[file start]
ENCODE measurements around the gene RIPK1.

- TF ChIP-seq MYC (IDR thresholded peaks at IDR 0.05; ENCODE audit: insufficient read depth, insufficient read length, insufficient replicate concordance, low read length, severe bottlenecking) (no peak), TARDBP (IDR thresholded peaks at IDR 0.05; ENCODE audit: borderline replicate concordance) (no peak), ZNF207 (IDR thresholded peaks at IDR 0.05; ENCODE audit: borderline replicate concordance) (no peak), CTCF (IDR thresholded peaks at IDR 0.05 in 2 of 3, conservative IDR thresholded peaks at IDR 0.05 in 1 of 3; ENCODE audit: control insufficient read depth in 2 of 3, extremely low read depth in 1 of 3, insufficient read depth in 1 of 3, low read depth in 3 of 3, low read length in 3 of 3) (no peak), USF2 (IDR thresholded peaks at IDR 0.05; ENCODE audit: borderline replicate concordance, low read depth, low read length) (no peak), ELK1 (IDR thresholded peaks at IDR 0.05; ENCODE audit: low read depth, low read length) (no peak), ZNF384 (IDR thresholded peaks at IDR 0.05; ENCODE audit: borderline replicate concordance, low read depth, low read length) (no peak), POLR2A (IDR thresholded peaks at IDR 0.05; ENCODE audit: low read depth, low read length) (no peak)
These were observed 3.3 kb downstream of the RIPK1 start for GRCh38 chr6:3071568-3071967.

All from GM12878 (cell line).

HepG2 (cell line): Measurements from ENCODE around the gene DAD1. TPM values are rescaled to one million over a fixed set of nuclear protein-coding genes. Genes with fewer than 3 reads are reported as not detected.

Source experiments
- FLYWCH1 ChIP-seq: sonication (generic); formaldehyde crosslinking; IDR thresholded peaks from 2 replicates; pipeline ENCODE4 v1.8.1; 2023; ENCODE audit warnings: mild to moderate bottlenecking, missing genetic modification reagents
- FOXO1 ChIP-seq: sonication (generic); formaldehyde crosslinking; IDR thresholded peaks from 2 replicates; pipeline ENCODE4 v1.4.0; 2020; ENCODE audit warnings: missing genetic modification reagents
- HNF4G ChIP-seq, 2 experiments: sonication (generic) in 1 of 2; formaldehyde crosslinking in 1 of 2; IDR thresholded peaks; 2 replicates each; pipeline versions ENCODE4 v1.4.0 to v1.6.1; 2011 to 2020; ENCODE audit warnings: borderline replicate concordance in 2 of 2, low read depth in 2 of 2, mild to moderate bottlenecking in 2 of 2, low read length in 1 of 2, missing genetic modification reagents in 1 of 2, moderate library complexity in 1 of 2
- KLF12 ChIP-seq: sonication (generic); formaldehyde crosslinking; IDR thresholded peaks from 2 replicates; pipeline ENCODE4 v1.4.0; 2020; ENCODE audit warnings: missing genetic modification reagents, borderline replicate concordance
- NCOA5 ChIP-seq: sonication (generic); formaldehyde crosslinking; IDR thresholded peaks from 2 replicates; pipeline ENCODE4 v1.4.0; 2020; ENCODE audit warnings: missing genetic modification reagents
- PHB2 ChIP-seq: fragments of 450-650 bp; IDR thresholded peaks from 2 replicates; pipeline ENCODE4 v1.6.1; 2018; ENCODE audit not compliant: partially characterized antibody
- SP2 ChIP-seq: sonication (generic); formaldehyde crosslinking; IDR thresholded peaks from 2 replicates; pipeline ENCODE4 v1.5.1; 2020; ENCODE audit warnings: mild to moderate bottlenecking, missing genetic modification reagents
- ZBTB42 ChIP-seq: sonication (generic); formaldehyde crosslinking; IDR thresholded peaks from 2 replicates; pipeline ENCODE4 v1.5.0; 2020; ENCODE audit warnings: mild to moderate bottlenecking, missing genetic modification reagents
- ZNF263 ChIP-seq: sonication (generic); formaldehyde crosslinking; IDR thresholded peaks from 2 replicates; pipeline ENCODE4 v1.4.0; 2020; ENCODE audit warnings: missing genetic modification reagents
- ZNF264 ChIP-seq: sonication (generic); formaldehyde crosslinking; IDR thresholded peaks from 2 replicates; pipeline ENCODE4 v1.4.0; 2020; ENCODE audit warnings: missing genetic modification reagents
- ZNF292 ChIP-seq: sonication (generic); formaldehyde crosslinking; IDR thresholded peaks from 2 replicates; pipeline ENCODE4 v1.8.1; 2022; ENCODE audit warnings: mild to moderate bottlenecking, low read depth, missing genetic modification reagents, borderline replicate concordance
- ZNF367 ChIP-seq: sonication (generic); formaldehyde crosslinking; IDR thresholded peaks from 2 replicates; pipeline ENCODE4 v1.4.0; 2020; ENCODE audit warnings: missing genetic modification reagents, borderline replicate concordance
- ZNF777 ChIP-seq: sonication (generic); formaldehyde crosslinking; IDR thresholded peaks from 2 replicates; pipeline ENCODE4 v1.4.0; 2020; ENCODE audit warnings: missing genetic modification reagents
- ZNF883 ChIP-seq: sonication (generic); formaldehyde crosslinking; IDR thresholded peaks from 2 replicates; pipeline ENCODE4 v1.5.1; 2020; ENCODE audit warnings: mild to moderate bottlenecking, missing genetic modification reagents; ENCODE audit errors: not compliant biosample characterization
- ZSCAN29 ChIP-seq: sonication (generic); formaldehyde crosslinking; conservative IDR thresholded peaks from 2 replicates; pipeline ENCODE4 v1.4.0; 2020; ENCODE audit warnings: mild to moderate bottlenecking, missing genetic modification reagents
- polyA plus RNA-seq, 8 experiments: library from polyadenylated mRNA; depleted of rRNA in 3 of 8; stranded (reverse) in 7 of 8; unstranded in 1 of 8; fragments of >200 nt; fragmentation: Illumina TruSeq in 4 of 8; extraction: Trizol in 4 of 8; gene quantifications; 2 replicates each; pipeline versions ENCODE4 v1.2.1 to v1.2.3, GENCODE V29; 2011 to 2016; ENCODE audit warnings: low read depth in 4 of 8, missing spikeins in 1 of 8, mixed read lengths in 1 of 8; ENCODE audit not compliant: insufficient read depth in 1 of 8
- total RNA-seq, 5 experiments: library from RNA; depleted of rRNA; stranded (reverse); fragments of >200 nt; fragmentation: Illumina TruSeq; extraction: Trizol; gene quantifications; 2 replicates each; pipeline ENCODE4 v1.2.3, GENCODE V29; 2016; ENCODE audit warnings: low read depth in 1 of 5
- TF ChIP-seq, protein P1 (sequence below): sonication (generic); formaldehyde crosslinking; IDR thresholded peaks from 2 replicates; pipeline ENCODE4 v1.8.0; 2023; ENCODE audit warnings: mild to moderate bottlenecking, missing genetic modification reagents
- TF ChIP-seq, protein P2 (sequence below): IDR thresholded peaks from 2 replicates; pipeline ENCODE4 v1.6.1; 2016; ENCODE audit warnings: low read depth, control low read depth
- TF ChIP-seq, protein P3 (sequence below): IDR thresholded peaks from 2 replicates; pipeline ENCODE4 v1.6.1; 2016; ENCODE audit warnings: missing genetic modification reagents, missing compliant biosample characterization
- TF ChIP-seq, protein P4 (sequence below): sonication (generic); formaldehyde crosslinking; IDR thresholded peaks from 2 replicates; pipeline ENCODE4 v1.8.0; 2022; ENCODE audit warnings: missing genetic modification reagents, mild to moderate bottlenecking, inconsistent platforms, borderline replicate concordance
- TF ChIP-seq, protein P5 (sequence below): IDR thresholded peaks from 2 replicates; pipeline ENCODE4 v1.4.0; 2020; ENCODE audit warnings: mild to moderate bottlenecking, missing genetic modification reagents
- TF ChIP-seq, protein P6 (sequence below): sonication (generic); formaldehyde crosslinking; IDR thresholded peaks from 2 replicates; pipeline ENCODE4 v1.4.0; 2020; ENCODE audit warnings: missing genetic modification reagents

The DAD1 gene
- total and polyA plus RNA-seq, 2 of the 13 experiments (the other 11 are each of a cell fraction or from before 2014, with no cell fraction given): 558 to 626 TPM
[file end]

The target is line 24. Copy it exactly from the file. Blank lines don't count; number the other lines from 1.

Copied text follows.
- TF ChIP-seq, protein P1 (sequence below): sonication (generic); formaldehyde crosslinking; IDR thresholded peaks from 2 replicates; pipeline ENCODE4 v1.8.0; 2023; ENCODE audit warnings: mild to moderate bottlenecking, missing genetic modification reagents